In a 5-4 decision, the United States Supreme Court ruled that illegal aliens are not shielded from prosecution for the crime of identity theft solely because of their illegal status, according to Fox.
The controversy surrounded the Immigration Control and Reform Act, which says that information put down on an I-9 work authorization form cannot be used by law enforcement, for such purposes as evidence in a criminal case, unless otherwise specified on a case-by-case basis. Ultimately, the court ruled that such information can be used by law enforcement if the illegal alien in question puts down someone else’s information in the act of identity theft.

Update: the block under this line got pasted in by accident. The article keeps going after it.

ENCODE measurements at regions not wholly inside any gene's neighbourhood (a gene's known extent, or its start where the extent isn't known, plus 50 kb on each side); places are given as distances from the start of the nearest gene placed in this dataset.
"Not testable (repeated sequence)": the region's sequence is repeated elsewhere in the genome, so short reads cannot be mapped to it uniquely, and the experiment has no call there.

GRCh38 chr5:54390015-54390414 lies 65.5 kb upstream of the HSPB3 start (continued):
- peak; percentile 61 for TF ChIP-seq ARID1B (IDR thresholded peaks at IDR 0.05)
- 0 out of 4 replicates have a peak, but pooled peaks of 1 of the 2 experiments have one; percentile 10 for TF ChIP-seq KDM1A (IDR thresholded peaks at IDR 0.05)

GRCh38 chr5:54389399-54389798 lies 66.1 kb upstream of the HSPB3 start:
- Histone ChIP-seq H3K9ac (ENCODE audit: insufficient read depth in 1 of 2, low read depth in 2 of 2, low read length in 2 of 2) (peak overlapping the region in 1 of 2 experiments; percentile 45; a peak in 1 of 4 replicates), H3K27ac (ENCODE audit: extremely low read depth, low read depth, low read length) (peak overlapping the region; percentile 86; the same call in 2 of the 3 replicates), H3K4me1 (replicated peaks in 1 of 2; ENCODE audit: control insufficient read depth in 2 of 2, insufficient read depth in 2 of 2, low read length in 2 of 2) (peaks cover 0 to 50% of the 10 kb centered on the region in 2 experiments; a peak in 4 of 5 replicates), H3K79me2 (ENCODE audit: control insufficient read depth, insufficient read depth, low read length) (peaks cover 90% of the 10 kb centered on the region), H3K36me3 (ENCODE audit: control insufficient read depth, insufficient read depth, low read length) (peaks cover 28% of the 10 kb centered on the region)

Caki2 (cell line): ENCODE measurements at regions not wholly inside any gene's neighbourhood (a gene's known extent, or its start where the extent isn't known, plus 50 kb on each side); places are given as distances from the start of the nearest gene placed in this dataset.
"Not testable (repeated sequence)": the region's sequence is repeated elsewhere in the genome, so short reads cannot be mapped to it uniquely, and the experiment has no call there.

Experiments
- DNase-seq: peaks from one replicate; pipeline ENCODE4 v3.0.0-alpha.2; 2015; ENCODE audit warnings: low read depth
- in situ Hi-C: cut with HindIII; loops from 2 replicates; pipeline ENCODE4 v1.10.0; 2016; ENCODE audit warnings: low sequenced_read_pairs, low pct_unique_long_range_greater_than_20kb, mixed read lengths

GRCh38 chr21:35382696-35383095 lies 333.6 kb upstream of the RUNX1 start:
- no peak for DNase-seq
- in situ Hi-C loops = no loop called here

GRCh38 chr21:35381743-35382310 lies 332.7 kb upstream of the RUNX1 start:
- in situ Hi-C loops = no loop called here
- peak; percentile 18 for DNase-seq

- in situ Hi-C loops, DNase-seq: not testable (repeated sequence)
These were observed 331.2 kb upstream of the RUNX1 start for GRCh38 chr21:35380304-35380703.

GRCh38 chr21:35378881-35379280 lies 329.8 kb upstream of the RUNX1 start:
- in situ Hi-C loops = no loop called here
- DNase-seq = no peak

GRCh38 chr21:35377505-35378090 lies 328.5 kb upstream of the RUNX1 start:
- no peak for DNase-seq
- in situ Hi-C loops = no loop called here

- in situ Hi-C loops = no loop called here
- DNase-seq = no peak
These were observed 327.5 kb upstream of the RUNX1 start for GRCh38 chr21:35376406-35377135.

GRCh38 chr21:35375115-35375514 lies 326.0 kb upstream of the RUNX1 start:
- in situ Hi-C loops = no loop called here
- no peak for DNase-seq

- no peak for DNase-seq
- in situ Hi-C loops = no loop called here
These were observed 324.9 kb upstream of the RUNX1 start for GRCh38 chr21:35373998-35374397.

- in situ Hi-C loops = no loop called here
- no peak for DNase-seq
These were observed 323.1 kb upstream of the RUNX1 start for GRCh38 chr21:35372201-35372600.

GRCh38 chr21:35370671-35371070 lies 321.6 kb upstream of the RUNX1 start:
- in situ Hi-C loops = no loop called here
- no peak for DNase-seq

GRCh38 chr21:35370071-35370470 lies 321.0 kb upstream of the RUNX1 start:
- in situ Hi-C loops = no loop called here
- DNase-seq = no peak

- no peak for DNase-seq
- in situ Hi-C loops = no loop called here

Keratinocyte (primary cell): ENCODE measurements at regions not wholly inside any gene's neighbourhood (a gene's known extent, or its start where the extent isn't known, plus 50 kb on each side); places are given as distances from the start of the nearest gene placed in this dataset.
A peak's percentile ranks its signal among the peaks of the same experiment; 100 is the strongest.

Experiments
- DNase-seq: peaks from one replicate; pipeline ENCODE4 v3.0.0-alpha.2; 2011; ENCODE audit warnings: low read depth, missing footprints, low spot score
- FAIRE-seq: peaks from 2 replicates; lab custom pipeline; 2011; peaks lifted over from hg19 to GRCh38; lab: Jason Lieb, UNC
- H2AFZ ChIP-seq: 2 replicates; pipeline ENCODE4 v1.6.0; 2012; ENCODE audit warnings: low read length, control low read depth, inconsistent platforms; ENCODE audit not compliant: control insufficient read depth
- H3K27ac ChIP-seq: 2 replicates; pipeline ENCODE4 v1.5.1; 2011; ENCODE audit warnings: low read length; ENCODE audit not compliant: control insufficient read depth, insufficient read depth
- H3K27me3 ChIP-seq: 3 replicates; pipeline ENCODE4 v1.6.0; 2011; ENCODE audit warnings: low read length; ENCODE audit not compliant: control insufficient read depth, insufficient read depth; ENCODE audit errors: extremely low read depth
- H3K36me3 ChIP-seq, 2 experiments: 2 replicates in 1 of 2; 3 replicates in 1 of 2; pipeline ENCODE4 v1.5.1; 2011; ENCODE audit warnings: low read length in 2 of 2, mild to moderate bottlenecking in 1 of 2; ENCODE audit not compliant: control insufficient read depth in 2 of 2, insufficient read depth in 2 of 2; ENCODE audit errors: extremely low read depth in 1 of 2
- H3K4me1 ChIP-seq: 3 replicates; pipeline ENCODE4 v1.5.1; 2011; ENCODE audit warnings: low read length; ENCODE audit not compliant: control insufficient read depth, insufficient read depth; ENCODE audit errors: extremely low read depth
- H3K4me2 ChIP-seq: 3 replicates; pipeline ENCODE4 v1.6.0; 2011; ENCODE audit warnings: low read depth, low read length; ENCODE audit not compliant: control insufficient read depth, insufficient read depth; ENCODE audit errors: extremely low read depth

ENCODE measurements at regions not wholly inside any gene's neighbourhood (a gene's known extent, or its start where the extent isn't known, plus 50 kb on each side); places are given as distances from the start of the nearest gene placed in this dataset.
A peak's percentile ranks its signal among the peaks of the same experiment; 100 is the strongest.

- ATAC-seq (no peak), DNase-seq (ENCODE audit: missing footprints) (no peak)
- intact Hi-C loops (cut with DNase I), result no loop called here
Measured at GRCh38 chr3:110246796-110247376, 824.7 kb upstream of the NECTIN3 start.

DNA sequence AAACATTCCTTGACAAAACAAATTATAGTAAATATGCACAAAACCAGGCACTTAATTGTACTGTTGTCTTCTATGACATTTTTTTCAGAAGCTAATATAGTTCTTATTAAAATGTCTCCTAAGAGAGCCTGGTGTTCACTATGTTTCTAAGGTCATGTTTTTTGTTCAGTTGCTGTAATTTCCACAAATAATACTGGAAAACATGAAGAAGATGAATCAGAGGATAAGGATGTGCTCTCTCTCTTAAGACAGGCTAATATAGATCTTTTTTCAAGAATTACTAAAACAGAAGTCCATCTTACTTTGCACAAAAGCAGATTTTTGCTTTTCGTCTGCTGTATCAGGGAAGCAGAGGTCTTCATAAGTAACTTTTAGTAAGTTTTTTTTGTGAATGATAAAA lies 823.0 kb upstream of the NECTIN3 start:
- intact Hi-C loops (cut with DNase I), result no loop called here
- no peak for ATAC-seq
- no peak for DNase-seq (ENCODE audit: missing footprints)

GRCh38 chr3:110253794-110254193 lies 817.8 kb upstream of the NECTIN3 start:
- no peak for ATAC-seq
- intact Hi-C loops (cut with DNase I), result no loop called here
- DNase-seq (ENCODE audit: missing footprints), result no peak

The court’s five conservative justices decided the outcome of the case, Kansas v. Garcia, with the court’s four liberal justices dissenting. In the case, three illegal aliens used someone else’s Social Security number on their I-9 forms, and tried to claim that state prosecutors were not permitted to use those I-9 forms as evidence in the criminal charges against them. Although the three were convicted and that ruling was upheld by the Kansas Court of Appeals, it was overturned by the Kansas Supreme Court.
Justice Samuel Alito, writing for the majority, pointed out that, by this logic, “no information placed on an I-9…could ever be used by any entity or person for any reason.”